Greater Manchester school wins £5,000 in BT national technology competition
Tottington Primary School, in Greater Manchester, is a runner up in BT’s annual Tech Factor competition. The competition invited schools to provide a wish list of equipment and to demonstrate how they could make smart use of technology to enhance learning and ensure students are armed with the digital skills for a tech-savvy future.
Tottington Primary School beat around 50 schools nationally to win the runners up prize of £5,000 to spend with Business Direct, BT’s IT hardware and software reseller. It will use the award to improve their physio room including installing a ground level interactive white board and creating a dedicated multimedia room with green screen and virtual reality headsets.
The school received the award due to it being one of the most in need of new equipment and also the way the pupils overwhelmingly asked to upgrade the physio room, even those who don’t use it.
Simon Hunt, a teacher from the primary school, said: “The new equipment is going to make a massive difference to the pupils at our school. In the physio room, the new floor level interactive whiteboard will enable children who are in physio to continue with their lessons so they won’t miss out and the virtual reality headsets and dedicated multimedia room will enable the children to further explore the world in a safe environment.
“Winning the prize and being able to buy the equipment means that next year we’re going to start a digital leaders group where children from different classes will be making the most of the new kit to create films and videos and teach their classmates how to use it.”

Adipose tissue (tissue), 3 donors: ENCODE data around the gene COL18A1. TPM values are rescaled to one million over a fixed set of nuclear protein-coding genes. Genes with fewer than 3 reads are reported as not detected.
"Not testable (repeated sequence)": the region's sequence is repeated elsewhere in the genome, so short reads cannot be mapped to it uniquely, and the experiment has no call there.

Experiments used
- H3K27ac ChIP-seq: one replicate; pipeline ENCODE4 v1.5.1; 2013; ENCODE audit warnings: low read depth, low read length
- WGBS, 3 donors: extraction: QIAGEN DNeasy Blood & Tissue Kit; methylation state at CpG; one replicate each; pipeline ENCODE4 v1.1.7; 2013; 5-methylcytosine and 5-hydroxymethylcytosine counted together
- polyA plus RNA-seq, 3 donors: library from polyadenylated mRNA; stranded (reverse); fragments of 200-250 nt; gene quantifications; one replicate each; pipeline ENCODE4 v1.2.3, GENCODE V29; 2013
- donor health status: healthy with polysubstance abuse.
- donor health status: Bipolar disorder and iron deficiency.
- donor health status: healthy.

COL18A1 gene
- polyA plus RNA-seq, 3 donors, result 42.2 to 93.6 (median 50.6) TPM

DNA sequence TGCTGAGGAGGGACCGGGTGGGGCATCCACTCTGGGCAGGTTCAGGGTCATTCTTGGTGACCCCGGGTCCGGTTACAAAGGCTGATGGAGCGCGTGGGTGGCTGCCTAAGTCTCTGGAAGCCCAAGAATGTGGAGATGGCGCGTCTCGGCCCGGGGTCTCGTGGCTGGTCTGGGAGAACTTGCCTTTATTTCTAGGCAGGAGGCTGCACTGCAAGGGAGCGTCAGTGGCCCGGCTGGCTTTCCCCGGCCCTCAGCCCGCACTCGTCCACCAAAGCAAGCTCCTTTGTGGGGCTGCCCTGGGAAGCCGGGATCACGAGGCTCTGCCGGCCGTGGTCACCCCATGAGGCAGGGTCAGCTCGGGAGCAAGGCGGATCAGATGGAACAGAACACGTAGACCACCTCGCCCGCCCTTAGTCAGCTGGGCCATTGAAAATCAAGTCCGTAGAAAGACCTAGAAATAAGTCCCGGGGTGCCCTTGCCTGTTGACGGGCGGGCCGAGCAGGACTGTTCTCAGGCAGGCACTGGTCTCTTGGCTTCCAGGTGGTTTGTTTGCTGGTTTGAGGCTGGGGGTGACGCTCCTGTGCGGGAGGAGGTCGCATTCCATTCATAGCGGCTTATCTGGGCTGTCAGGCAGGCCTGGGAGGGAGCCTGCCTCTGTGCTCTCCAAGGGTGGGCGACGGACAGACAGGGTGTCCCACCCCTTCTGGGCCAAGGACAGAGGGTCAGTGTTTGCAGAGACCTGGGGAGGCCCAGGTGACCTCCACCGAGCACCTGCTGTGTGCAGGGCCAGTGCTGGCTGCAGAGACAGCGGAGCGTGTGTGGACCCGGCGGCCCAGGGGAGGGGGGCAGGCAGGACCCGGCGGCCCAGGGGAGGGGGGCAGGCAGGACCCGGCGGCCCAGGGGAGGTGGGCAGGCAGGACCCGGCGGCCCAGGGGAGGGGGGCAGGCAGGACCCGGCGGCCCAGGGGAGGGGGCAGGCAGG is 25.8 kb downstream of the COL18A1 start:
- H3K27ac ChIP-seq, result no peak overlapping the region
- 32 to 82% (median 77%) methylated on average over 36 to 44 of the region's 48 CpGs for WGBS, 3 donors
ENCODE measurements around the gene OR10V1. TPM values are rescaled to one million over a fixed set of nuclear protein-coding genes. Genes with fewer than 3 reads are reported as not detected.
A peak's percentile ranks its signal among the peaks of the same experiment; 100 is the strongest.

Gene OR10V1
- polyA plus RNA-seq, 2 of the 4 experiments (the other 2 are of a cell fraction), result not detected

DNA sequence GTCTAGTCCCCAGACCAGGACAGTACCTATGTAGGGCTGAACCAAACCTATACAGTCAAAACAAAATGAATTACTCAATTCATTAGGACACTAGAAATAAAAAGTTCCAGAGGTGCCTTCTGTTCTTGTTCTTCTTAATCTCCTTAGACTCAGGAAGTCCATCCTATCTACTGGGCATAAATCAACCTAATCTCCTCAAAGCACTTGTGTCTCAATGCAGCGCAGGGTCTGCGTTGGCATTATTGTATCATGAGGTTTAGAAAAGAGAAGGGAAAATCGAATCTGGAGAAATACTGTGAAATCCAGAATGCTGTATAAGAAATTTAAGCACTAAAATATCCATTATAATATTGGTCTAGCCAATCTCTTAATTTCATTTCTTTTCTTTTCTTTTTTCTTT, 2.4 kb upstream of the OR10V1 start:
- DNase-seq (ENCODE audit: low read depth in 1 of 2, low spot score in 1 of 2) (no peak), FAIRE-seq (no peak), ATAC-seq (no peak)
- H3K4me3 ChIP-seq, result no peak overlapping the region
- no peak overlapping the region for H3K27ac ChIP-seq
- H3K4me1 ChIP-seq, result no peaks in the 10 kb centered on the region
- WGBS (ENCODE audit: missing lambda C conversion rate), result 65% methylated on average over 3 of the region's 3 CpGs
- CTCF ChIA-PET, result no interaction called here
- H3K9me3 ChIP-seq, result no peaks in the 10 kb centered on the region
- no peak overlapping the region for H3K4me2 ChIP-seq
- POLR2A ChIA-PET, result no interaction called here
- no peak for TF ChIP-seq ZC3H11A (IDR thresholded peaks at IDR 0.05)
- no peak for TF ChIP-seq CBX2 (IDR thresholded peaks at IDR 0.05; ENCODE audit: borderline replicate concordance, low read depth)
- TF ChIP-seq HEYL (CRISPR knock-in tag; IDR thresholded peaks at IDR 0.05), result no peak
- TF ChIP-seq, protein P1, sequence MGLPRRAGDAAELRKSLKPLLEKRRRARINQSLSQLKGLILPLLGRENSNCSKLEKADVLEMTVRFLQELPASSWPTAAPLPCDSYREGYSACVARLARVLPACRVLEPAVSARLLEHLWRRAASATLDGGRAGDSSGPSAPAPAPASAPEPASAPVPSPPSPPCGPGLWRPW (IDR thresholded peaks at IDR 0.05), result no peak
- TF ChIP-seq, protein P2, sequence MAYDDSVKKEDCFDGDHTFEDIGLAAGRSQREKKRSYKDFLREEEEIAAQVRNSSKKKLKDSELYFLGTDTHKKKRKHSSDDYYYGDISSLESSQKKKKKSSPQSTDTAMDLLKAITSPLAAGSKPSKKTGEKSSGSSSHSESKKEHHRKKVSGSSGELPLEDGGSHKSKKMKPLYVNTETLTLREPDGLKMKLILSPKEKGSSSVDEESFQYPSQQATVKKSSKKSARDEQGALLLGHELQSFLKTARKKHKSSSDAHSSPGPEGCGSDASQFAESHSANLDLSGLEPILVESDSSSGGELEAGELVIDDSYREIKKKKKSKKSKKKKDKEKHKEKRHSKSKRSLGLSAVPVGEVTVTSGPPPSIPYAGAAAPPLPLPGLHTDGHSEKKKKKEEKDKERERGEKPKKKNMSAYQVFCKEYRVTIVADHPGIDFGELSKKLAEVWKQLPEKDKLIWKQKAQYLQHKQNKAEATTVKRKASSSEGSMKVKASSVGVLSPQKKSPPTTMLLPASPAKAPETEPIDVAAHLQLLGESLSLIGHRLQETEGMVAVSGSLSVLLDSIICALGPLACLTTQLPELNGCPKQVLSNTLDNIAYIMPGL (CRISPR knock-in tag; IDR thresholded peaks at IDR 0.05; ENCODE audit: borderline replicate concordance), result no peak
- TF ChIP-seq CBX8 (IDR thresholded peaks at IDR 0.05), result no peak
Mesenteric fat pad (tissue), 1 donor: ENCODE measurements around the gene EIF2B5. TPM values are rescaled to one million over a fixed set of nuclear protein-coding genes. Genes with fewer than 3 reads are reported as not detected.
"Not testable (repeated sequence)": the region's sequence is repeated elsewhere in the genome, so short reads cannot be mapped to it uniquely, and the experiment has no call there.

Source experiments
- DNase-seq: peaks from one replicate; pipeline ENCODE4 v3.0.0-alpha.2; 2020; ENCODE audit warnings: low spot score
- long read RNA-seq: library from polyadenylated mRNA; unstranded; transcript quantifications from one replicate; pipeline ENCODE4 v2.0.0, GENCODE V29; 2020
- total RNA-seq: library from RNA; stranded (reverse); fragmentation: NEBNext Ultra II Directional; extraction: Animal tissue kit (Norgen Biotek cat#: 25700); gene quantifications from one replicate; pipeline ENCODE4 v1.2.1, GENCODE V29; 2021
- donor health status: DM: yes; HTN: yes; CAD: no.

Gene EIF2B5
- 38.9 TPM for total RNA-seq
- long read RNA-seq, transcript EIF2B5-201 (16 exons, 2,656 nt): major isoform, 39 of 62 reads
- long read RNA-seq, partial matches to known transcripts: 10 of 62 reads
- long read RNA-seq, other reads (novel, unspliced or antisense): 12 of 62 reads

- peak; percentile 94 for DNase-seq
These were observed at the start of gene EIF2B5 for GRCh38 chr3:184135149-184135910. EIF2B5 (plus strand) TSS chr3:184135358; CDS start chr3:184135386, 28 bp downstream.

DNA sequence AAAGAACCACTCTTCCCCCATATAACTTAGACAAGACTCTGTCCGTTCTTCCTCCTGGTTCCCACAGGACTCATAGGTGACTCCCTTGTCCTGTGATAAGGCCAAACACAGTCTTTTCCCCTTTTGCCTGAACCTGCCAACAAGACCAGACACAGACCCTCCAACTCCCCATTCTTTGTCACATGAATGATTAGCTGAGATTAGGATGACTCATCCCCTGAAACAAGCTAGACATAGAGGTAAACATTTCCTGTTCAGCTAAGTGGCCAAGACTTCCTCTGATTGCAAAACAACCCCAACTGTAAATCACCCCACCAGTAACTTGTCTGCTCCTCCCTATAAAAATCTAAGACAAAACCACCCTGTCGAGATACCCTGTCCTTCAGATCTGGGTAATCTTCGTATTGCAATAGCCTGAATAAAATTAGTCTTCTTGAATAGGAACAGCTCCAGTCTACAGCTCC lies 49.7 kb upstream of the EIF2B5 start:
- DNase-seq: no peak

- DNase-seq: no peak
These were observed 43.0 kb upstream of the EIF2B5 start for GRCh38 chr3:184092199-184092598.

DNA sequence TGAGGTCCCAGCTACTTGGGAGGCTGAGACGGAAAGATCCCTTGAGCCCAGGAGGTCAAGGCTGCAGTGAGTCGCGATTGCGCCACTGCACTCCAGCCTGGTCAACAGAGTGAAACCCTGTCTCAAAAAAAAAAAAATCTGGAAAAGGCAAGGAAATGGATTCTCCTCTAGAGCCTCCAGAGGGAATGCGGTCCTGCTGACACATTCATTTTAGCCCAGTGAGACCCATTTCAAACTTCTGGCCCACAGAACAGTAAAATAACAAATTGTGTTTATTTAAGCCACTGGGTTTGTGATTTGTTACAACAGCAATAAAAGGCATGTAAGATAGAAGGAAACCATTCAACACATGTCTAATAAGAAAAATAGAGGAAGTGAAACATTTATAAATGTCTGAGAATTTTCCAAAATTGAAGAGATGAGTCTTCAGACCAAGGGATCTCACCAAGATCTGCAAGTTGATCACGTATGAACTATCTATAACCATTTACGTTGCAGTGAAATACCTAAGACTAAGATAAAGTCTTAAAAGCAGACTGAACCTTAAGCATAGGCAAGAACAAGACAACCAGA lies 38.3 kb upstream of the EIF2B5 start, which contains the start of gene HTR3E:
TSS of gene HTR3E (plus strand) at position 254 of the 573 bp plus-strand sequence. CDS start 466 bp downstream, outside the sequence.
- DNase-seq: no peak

This year, BT was also able to award additional prizes donated by partners. Microsoft, HP, Kyocera, Epson, Fujitsu, Kensington and Brother all sponsored a prize, which gave more schools the chance to win technology.
The Tech Factor competition is part of BT’s wider Tech Literacy initiative to inspire young people in the UK to embrace the role technology plays in their lives. Also, with its Barefoot Computing Project, BT is currently offering free teaching-resources and volunteer-led training workshops, designed to help primary school teachers become more confident when teaching computer science and computing skills.
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About the Barefoot Computing Project
The Barefoot Computing Project was created in 2014 by a coalition of partners, including the Department for Education, the British Computer Society, BT and Raspberry Pi. It gives primary school teachers free resources and training workshops on using the key concepts that underpin tech literacy.
To find out more, access the resources or book a workshop visit www.barefootcas.org.uk
About Tech Literacy
Young people today grow up surrounded by tech. But too few know how it actually works, or the role it plays in their lives. They are often passive consumers rather than active creators. That matters in a digital world where personal and professional prospects are shaped by technology. So we need to build a culture of tech literacy starting with the next generation, setting young people up with the understanding and abilities needed to shape their futures.
Find out more at www.techliteracy.co.uk
Notes to editors
Part of the BT Group, Business Direct is an IT hardware and software reseller based in Bolton. We support education establishments, the public sector and large organisations across the UK with all their computing, networking and IT needs. We work with other parts of BT and the world’s leading brands to provide our customers with end-to-end IT solutions to improve their organisation. https://www.businessdirect.bt.com/other-pages/education/education-portal/